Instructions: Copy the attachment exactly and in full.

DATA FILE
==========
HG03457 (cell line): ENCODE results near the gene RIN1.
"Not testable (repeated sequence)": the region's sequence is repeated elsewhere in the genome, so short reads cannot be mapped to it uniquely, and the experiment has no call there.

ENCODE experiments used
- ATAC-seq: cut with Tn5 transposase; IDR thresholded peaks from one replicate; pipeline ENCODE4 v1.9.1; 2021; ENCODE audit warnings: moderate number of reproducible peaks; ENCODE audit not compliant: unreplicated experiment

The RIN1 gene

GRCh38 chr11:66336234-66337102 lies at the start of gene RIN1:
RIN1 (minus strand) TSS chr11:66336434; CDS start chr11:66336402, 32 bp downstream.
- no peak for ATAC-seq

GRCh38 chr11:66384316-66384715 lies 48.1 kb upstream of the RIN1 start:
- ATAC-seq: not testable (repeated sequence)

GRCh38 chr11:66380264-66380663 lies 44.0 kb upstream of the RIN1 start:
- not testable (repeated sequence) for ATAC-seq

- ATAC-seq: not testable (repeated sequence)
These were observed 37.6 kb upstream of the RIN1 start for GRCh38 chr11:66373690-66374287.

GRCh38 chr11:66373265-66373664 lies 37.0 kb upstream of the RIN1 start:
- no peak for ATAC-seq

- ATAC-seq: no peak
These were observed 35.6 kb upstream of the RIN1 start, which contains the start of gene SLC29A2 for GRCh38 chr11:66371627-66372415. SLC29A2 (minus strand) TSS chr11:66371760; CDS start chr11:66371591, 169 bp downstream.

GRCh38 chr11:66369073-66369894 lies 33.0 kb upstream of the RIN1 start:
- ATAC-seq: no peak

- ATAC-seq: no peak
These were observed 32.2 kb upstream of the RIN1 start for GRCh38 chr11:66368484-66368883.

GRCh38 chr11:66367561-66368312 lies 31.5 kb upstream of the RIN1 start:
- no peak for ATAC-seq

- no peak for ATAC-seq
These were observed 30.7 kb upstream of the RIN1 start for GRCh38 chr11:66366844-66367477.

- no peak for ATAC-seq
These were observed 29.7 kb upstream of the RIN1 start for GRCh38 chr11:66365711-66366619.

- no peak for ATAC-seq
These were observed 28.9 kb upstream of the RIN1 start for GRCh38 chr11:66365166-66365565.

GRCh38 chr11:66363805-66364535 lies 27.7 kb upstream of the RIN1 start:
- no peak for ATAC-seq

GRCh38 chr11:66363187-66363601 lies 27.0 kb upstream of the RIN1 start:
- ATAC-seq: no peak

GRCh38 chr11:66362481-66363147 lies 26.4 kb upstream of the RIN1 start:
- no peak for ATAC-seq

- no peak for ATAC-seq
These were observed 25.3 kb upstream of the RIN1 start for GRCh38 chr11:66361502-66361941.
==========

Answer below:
HG03457 (cell line): ENCODE results near the gene RIN1.
"Not testable (repeated sequence)": the region's sequence is repeated elsewhere in the genome, so short reads cannot be mapped to it uniquely, and the experiment has no call there.

ENCODE experiments used
- ATAC-seq: cut with Tn5 transposase; IDR thresholded peaks from one replicate; pipeline ENCODE4 v1.9.1; 2021; ENCODE audit warnings: moderate number of reproducible peaks; ENCODE audit not compliant: unreplicated experiment

The RIN1 gene

GRCh38 chr11:66336234-66337102 lies at the start of gene RIN1:
RIN1 (minus strand) TSS chr11:66336434; CDS start chr11:66336402, 32 bp downstream.
- no peak for ATAC-seq

GRCh38 chr11:66384316-66384715 lies 48.1 kb upstream of the RIN1 start:
- ATAC-seq: not testable (repeated sequence)

GRCh38 chr11:66380264-66380663 lies 44.0 kb upstream of the RIN1 start:
- not testable (repeated sequence) for ATAC-seq

- ATAC-seq: not testable (repeated sequence)
These were observed 37.6 kb upstream of the RIN1 start for GRCh38 chr11:66373690-66374287.

GRCh38 chr11:66373265-66373664 lies 37.0 kb upstream of the RIN1 start:
- no peak for ATAC-seq

- ATAC-seq: no peak
These were observed 35.6 kb upstream of the RIN1 start, which contains the start of gene SLC29A2 for GRCh38 chr11:66371627-66372415. SLC29A2 (minus strand) TSS chr11:66371760; CDS start chr11:66371591, 169 bp downstream.

GRCh38 chr11:66369073-66369894 lies 33.0 kb upstream of the RIN1 start:
- ATAC-seq: no peak

- ATAC-seq: no peak
These were observed 32.2 kb upstream of the RIN1 start for GRCh38 chr11:66368484-66368883.

GRCh38 chr11:66367561-66368312 lies 31.5 kb upstream of the RIN1 start:
- no peak for ATAC-seq

- no peak for ATAC-seq
These were observed 30.7 kb upstream of the RIN1 start for GRCh38 chr11:66366844-66367477.

- no peak for ATAC-seq
These were observed 29.7 kb upstream of the RIN1 start for GRCh38 chr11:66365711-66366619.

- no peak for ATAC-seq
These were observed 28.9 kb upstream of the RIN1 start for GRCh38 chr11:66365166-66365565.

GRCh38 chr11:66363805-66364535 lies 27.7 kb upstream of the RIN1 start:
- no peak for ATAC-seq

GRCh38 chr11:66363187-66363601 lies 27.0 kb upstream of the RIN1 start:
- ATAC-seq: no peak

GRCh38 chr11:66362481-66363147 lies 26.4 kb upstream of the RIN1 start:
- no peak for ATAC-seq

- no peak for ATAC-seq
These were observed 25.3 kb upstream of the RIN1 start for GRCh38 chr11:66361502-66361941.